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Working in a creative role amidst folks who have been trained to believe that every problem can be quantified has provided me with moments self-enlightenment, entertainment and, yes, frustration.

The frustration arises when I am paired with teammates are not on a quest for self-enlightenment but rather cling stubbornly to the belief that there is a formula for everything. Take the color blue.

I have literally spent hours, even days, of my life debating the merits of different shades of blue with people determined to identify the ‘right’ color. Spoiler alert: there is no ‘right’ shade of blue.

It’s true that different colors elicit different emotions. A bright red can be alarming, most men hate purple (I don’t know why), yellow and orange are exciting, and blue is calming.

Blue is also respectable, responsible and trustworthy. It’s IBM’s brand color; it must be good. So, in a business-to-business sales situation, it is the go-to color. But what shade?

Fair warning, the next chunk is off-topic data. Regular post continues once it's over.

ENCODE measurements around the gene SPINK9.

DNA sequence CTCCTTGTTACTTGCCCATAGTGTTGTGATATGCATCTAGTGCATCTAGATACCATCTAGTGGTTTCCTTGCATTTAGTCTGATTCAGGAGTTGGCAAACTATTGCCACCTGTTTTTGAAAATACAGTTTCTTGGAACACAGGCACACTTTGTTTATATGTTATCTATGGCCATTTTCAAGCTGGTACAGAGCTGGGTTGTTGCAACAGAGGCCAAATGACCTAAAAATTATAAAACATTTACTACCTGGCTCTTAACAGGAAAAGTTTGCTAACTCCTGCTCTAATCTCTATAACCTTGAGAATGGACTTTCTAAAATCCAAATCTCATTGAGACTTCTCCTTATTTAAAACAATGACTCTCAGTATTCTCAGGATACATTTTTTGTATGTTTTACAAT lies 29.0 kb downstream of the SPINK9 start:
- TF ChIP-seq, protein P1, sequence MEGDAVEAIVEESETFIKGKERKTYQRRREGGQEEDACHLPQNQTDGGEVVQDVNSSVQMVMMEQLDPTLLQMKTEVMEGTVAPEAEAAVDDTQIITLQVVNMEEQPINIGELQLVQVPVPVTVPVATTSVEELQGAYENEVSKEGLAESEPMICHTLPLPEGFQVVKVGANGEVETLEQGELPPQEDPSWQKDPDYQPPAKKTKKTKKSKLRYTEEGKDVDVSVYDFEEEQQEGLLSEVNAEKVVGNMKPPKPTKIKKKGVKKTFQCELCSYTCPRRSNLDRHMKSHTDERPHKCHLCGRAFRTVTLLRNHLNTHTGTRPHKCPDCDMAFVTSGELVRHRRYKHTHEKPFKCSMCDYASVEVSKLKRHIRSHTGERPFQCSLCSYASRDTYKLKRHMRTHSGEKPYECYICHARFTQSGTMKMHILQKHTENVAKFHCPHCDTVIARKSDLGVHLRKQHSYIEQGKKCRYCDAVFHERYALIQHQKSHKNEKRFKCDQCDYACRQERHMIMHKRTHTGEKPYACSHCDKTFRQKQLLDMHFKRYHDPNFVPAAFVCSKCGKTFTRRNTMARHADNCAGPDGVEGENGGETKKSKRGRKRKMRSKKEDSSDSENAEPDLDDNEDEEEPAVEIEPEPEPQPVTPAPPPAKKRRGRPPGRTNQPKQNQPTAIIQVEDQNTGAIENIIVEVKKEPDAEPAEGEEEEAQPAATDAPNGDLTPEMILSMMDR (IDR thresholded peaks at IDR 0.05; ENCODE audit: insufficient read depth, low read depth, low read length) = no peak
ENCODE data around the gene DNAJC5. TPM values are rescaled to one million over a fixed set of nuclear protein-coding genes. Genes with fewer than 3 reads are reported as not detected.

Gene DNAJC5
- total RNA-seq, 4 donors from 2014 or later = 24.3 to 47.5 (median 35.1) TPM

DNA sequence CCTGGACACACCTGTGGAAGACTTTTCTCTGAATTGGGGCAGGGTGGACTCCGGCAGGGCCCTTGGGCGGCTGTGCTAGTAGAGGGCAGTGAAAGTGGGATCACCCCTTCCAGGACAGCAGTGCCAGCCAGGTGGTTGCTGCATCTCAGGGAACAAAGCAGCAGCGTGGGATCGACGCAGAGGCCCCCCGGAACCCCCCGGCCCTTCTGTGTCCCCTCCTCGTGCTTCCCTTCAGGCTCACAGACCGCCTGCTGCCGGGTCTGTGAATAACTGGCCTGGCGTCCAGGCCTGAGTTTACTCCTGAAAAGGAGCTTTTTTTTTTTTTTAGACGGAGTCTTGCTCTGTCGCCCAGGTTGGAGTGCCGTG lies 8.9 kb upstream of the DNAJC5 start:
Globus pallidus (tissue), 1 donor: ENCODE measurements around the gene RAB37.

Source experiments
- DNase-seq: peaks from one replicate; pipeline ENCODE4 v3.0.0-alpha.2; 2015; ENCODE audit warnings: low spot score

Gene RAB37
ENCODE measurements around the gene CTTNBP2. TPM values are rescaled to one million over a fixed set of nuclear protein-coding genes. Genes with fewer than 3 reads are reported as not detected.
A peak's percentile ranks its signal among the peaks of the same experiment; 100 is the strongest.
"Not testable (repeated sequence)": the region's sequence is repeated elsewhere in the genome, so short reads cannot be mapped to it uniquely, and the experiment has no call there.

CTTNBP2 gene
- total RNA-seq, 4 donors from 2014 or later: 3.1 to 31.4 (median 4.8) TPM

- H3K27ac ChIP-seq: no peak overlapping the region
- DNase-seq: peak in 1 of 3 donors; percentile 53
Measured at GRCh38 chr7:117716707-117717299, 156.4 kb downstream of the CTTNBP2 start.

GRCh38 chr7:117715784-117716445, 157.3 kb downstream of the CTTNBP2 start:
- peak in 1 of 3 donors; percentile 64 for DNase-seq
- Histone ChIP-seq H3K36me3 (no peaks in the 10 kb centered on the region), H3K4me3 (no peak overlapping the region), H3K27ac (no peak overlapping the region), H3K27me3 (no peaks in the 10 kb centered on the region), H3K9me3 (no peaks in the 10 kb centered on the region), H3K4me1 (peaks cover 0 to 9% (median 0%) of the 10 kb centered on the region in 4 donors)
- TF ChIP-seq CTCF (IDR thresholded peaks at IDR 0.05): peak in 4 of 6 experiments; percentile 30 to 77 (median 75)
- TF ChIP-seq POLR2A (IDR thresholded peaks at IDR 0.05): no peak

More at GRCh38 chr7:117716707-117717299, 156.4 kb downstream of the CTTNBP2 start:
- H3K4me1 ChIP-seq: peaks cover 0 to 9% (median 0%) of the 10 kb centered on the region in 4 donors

Blues range from bright teal (a blue tinted with yellow) all the way to nearly-purple (a blue tinted with red). In general, a yellow/blue reads younger, more exciting, more cutting edge. A red/blue – think the blue in a pinstripe suit – conveys respectability, trust, durability. 

So, a financial firm should pick a red/blue, right? What about when they are trying to recruit? Wouldn’t younger people want to work at a yellow/blue firm? What are they conveying about their use of technology? Does a yellow/blue convey ‘fintech’ better than a red/blue? And how much yellow or how much red? I recently heard an artist call a yellow/blue the “scary blue”. You certainly want to avoid the scary blue, right? 

While I’ve picked up a bit about the psychology of colors, there are graphic artists out there, probably employed or contracted to your firm, who have actually studied this. To the extent there is a science of color, they are the experts. 

I’ve managed many graphic artists in my day, and I learned the more you micromanage their work, the worse the results. Now, I simply tell them I need something in blue and what I’m trying to achieve and leave them to it. I have rarely rejected a color choice.

I promise that no matter how much brain power you gather around a conference table, you are never going to develop a formula for the right shade of blue – although I would bet there is an algorithm out there that claims it can.

Your time would be much better spent meeting with clients, going out for coffee, finishing your expense report or playing with kittens.